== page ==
By Victoria Scott
Qatar has continued to improve its Program for International Assessment (PISA) scores, although its results still remain well below the global average, newly-published figures for 2015 show.
The figures were released days before Qatar’s Cabinet announced an upcoming revamp of the country’s independent school system.
The PISA is an exam administered every three years to 15-year-olds around the world. About 540,000 students in 72 countries took the exam last year.
Qatar’s scores went up in all three test areas — Maths, Reading and Science — with particular improvement shown in the final category.
The country now ranks 60th out of 72 countries in Science with an average score of 418, up from 384 in 2012.
Meanwhile, the country’s average score of 402 in Maths represented a 26-point improvement on its 2012 score, while its score for Reading went up 15 points to 402.
However, as seven more countries took part in the 2015 tests than in 2012, the country’s rankings remain fairly static in these two areas.
Qatar remains 62nd in Maths, and is now globally 65th in Reading, down one place from 64th in 2012.
Singapore topped the PISA tables this year in all three areas, with Hong Kong taking second place in Maths and Reading, and Japan taking second place in Science.
More than a decade ago, Qatar adopted a recommendation from the RAND Corp. to overhaul its public education system so that it mimicked a charter school system.
Under this plan, independent schools for local children operated autonomously, and were regularly audited by the government to ensure they were up to standards.
Parents were also allowed to choose the school that best meets their child’s needs.
However, the Cabinet has now approved a plan to change the system again, taking a more consolidated and central approach, QNA reports. It added:
“Under the draft law, the state establishes public schools and provides them with the funds to perform their role in educating young people and promoting education innovation and excellence, and that the Ministry of Education and Higher Education to organize public schools and appoint the administrative and academic cadre as well as to supervise them, in order to achieve quality education.”
Literacy is key
In the most recent PISA scores, Qatar came behind the UAE, the only other GCC country to participate. The Emirates ranked 47th overall in Maths, 46th in Science and 48th in Reading.
However, this was still considered below the Organisation for Economic Co-operation and Development average.
According to one education expert, the poor scores are in part because Arab students sitting for PISA tests are often unable to read at the speed required to answer questions in time.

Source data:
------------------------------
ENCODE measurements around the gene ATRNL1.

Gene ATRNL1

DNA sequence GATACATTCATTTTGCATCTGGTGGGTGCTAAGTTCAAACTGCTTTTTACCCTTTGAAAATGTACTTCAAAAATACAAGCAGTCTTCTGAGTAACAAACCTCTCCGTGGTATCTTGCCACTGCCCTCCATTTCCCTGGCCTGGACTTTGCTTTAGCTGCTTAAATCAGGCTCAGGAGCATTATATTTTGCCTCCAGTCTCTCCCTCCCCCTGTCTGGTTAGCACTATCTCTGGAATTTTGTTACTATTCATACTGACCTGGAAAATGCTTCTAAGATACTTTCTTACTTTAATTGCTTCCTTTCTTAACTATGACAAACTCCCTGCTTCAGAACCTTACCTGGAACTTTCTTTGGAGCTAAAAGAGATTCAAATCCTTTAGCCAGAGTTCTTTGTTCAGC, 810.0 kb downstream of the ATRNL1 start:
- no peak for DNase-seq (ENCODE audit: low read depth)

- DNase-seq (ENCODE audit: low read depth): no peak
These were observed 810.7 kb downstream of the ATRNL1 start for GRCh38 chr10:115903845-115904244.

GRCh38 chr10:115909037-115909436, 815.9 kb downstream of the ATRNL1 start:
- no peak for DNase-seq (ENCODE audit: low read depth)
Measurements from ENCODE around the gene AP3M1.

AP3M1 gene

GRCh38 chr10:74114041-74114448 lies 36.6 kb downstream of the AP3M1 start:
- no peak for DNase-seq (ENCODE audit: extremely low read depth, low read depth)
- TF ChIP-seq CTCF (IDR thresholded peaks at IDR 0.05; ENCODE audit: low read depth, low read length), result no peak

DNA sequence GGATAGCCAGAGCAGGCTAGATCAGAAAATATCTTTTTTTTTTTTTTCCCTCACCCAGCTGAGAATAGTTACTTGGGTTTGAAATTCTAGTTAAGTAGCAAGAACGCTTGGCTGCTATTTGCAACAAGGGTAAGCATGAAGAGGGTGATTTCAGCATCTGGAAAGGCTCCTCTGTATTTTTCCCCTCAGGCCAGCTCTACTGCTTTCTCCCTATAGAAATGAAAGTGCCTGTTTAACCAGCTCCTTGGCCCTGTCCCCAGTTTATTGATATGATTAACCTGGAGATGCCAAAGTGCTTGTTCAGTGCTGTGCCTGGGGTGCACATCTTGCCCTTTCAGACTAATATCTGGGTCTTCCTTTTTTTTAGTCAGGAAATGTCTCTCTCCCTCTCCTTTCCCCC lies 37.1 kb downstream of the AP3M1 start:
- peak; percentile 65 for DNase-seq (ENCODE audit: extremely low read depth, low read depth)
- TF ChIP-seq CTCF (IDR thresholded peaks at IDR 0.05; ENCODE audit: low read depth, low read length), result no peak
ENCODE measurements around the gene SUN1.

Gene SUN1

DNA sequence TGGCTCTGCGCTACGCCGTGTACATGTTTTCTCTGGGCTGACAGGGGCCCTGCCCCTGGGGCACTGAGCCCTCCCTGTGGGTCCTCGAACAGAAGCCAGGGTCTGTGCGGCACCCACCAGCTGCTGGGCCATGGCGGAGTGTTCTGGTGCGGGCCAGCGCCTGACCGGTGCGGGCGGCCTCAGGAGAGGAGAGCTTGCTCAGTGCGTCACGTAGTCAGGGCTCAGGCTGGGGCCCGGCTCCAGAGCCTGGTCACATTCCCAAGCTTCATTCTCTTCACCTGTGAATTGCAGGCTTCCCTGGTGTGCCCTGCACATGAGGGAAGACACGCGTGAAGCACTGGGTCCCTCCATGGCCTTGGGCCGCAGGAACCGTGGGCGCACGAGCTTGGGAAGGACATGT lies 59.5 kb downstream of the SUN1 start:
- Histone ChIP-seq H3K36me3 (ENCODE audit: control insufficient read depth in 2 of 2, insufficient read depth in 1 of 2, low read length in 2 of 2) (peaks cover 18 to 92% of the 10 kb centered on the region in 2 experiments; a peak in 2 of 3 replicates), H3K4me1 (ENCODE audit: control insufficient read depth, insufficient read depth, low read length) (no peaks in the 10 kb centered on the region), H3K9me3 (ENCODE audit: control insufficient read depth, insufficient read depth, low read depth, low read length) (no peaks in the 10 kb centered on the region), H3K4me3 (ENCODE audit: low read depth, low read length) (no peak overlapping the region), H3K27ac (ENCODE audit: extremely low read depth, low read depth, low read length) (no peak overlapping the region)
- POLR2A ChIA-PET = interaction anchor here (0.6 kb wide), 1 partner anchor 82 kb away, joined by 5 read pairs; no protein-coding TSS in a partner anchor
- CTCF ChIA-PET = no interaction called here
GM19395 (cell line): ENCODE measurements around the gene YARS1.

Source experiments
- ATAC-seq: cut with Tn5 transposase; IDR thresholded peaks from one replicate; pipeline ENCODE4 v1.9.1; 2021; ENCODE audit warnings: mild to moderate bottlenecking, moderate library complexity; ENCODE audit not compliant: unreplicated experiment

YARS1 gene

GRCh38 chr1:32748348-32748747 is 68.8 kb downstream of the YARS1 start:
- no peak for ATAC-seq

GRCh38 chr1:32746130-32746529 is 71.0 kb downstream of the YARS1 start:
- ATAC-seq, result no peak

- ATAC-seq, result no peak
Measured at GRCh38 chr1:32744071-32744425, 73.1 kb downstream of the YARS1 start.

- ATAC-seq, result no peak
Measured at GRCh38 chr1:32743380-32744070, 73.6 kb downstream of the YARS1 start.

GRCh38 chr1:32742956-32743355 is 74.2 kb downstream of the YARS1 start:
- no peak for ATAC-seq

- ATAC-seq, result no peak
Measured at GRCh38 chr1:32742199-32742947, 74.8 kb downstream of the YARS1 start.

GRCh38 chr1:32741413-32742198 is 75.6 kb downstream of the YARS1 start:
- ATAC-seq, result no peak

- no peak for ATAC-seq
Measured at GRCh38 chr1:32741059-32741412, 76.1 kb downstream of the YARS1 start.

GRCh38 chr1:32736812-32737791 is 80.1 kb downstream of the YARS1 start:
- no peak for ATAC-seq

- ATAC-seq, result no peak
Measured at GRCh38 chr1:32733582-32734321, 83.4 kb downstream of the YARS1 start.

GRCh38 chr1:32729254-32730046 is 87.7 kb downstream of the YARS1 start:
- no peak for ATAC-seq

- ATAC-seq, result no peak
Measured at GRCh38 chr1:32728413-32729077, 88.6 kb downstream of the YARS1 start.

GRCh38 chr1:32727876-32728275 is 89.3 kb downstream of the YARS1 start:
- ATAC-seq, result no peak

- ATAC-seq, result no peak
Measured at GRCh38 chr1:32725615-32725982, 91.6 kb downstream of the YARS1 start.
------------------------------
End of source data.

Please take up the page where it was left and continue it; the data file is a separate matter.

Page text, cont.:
In a report in The National, Dr. Natasha Ridge, executive director of the Sheikh Saud bin Saqr Al Qasimi Foundation for Policy Research in Ras Al Khaimah, said:
“That is a big barrier and that is I think one of the reasons why we consistently see low performance across the Arab world.”
More work is required to improve literacy in early-years programs to address this issue, she added.
Good progress in science
Although Qatar’s scores remain near the bottom of the global PISA tables, the country was praised in this year’s report for strides made in science education.
While most nations’ science scores have remained fairly static since 2006, Qatar is one of only six countries where mean performance has improved.
Qatar has also reduced the number of students performing poorly and increased the stronger performers, one of only three countries to achieve both measures, the report said.
“Over this period (2006–2015), Macao (China), Portugal and Qatar increased the share of students performing at or above Level 5 and simultaneously reduced the share of students performing below the baseline level of proficiency (Level 2).”
The report also showed that more girls (39.9 percent) than boys (36.3 percent) in Qatar anticipated a science-related career, and that there was no difference between the two genders in terms of their enjoyment of science lessons.
However, the report also singled Qatar out for its poor truancy figures.
PISA asked students to report whether they had skipped a day of school in the previous two weeks before they sat for the test.
Forty percent of students in Qatar said they had, twice the number who said they did so before the last PISA exam in 2012.
This means that Qatar had one of the highest truancy rates of all countries tested, coming in ninth in this particular ranking.
The figures come despite efforts from authorities to boost attendance numbers, which appears to be having more of an effect with younger kids.
You can read the full PISA report here.